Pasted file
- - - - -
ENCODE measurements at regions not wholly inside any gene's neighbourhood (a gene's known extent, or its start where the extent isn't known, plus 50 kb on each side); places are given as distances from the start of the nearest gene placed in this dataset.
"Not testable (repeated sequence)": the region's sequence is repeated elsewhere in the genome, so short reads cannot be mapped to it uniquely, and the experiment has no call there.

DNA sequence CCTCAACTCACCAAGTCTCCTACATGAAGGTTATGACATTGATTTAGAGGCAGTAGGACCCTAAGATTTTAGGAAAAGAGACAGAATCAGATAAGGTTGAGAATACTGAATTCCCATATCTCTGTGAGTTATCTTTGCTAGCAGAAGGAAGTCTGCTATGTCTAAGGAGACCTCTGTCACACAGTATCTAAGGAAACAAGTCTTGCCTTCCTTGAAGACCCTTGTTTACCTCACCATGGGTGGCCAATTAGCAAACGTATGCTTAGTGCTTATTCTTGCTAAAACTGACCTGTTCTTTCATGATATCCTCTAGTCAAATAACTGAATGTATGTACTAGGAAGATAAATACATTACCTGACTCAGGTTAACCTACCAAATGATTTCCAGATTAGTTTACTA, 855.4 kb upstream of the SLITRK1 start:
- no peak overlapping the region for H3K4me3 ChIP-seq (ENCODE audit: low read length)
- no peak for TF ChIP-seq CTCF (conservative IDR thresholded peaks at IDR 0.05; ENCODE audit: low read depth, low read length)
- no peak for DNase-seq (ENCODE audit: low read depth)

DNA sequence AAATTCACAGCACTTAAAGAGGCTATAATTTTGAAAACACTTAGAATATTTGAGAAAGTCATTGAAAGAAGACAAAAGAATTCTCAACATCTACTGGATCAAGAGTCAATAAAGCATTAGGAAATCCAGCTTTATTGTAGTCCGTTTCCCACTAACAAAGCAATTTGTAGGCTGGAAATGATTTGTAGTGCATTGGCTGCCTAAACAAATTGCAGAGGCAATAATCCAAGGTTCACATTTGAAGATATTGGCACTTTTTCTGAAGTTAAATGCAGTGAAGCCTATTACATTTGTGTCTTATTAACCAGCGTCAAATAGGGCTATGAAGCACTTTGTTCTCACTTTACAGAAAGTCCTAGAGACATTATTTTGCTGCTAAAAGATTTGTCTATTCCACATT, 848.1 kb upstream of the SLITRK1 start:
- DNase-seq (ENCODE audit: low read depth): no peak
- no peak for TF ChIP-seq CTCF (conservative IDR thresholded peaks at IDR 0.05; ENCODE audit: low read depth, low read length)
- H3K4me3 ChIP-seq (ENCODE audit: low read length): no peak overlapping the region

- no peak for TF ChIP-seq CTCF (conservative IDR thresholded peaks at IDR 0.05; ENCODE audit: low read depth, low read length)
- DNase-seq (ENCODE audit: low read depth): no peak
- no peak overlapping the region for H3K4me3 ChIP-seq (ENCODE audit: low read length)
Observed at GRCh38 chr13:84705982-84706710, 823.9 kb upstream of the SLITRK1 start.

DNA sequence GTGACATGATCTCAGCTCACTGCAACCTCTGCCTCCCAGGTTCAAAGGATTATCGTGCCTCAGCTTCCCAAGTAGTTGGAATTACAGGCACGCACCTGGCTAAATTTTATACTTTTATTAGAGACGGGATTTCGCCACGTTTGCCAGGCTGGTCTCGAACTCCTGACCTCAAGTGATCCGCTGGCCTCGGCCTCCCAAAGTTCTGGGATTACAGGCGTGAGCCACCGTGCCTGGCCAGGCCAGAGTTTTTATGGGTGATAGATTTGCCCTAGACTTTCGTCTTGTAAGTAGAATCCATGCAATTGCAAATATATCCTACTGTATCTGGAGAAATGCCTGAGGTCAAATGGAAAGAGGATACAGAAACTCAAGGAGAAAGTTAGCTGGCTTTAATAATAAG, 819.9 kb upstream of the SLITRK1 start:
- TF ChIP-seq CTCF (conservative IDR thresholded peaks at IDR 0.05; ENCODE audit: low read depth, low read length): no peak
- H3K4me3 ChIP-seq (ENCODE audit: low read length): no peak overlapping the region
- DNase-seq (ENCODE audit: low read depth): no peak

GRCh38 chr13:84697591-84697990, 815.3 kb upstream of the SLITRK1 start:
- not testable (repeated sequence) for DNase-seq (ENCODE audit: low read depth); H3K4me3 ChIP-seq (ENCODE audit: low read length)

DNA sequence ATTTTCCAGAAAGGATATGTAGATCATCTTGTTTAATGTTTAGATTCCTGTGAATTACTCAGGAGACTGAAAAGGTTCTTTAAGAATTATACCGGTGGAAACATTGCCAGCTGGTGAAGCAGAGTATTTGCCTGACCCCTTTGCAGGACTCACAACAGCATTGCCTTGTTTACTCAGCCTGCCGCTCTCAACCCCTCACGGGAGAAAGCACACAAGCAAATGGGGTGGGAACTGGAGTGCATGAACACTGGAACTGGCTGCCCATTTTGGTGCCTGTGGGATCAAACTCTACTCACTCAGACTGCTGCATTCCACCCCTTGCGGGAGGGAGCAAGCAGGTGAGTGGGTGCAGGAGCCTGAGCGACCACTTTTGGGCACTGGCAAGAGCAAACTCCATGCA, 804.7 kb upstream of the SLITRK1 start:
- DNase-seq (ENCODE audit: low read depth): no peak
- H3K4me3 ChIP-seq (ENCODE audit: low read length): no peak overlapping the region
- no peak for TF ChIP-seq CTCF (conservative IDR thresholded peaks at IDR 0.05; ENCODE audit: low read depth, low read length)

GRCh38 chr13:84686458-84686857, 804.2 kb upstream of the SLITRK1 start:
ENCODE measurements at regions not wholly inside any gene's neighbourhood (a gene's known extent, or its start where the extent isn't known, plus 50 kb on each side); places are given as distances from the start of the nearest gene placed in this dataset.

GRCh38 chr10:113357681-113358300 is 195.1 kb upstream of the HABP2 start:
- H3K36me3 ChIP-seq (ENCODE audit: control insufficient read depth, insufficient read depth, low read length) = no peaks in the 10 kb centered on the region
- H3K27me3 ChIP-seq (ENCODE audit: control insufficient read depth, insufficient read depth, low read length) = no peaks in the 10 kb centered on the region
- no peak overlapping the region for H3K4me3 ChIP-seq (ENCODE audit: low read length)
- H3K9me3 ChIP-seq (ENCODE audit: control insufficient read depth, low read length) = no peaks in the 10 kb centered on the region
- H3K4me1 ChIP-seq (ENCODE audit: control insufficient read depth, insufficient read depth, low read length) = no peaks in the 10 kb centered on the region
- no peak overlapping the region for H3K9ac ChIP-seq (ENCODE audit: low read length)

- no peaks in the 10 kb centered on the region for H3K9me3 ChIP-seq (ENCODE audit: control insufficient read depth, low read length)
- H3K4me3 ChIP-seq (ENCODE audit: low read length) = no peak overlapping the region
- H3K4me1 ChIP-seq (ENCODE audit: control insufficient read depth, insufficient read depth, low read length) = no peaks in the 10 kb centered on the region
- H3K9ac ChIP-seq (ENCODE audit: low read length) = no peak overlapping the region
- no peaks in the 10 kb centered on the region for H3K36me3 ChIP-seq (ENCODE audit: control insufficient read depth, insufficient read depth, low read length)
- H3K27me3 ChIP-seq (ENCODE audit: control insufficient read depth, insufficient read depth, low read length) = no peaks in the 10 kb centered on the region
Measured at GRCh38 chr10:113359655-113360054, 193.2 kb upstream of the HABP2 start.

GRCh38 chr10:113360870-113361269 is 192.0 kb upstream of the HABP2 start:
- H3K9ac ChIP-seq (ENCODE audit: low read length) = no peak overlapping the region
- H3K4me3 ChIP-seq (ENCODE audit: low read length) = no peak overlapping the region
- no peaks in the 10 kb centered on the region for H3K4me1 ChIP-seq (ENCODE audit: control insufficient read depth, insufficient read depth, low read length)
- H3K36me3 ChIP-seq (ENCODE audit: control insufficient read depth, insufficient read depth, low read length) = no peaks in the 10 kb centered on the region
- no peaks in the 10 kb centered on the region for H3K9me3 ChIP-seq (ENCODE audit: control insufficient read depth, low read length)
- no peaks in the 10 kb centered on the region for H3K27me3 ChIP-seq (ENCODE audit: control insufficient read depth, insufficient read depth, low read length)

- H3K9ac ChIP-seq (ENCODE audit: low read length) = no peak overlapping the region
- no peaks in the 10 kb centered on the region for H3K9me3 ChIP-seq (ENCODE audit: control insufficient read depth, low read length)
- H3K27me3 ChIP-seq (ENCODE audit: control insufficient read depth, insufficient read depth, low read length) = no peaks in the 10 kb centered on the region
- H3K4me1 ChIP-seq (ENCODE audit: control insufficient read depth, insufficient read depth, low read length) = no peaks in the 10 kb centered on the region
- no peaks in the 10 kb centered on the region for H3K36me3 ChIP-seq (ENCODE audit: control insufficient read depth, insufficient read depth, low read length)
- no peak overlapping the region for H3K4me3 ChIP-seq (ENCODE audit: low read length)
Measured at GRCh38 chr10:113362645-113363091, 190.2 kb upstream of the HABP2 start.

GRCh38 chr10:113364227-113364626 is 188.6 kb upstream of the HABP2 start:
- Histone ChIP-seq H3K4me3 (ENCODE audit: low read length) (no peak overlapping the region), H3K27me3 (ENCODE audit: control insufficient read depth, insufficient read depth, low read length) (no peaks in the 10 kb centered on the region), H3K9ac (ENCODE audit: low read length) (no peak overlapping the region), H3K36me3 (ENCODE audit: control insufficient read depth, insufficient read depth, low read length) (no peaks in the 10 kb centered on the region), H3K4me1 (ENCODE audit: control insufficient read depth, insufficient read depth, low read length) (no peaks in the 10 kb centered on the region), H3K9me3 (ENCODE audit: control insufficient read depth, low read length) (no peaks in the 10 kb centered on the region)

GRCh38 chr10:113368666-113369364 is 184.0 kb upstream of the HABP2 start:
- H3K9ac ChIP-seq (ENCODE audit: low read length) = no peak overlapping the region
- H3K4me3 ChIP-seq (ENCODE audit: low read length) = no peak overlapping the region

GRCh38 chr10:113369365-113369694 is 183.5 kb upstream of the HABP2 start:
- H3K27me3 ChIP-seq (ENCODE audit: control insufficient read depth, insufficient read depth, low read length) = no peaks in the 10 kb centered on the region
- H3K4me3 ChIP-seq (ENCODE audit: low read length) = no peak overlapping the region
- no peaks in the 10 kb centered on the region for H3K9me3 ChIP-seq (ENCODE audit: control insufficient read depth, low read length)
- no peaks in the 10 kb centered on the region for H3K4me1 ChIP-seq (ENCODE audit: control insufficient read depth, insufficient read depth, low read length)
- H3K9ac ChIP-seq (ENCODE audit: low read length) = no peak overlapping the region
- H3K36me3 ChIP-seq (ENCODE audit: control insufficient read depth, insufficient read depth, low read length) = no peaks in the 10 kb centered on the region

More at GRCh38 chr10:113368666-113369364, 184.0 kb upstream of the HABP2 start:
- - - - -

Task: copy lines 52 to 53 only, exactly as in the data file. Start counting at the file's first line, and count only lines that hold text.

- no peaks in the 10 kb centered on the region for H3K36me3 ChIP-seq (ENCODE audit: control insufficient read depth, insufficient read depth, low read length)
- no peak overlapping the region for H3K4me3 ChIP-seq (ENCODE audit: low read length)